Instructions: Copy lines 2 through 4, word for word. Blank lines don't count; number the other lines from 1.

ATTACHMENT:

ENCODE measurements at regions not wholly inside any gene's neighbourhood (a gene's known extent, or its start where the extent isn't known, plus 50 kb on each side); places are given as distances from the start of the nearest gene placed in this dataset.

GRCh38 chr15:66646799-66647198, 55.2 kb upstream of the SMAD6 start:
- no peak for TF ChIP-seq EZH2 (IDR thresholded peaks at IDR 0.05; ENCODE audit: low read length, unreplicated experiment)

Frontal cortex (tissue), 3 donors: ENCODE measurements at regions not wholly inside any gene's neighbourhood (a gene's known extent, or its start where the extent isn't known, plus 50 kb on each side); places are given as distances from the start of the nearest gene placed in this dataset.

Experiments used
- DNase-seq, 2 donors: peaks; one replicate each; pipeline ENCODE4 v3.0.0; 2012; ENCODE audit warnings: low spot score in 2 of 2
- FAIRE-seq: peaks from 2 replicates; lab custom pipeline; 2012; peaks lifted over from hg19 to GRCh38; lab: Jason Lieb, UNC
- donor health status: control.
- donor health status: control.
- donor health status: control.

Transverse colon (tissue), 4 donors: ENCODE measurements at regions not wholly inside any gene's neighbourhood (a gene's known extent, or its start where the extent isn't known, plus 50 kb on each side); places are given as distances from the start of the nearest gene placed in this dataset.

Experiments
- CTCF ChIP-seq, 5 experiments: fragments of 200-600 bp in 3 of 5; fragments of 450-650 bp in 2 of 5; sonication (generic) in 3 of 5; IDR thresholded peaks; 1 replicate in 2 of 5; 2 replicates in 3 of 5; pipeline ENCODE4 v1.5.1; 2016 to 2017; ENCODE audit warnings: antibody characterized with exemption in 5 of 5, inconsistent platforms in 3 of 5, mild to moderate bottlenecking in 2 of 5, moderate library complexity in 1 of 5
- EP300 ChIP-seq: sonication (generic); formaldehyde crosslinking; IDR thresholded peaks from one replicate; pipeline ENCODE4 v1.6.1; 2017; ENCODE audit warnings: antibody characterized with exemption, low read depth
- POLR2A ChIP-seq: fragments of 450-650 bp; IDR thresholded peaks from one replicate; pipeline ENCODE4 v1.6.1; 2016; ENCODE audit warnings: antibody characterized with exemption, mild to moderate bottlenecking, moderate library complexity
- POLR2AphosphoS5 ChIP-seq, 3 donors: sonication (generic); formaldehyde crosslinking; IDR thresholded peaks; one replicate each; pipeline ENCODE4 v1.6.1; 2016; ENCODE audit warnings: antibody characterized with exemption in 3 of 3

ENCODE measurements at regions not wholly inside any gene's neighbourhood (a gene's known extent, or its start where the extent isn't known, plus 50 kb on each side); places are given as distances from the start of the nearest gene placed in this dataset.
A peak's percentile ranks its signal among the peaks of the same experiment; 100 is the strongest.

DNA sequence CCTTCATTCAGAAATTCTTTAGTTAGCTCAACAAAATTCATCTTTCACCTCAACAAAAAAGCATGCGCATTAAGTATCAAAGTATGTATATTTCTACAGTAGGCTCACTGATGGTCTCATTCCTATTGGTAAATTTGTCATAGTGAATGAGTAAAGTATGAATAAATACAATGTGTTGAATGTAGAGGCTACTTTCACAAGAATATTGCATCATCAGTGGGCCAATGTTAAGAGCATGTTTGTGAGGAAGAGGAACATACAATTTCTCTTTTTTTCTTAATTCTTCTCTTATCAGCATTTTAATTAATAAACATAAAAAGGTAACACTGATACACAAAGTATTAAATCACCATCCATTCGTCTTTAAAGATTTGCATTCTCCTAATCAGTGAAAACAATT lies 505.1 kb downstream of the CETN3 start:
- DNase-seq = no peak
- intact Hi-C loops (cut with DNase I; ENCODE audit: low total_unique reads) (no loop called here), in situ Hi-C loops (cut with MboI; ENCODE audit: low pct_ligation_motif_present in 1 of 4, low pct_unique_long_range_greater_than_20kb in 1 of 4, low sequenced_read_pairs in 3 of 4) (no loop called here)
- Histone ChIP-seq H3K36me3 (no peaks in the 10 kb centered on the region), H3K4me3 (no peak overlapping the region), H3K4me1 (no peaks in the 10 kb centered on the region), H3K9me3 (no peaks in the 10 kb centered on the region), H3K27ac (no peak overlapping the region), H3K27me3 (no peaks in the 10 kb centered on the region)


GRCh38 chr15:66646799-66647198, 55.2 kb upstream of the SMAD6 start:
- no peak for TF ChIP-seq EZH2 (IDR thresholded peaks at IDR 0.05; ENCODE audit: low read length, unreplicated experiment)

Frontal cortex (tissue), 3 donors: ENCODE measurements at regions not wholly inside any gene's neighbourhood (a gene's known extent, or its start where the extent isn't known, plus 50 kb on each side); places are given as distances from the start of the nearest gene placed in this dataset.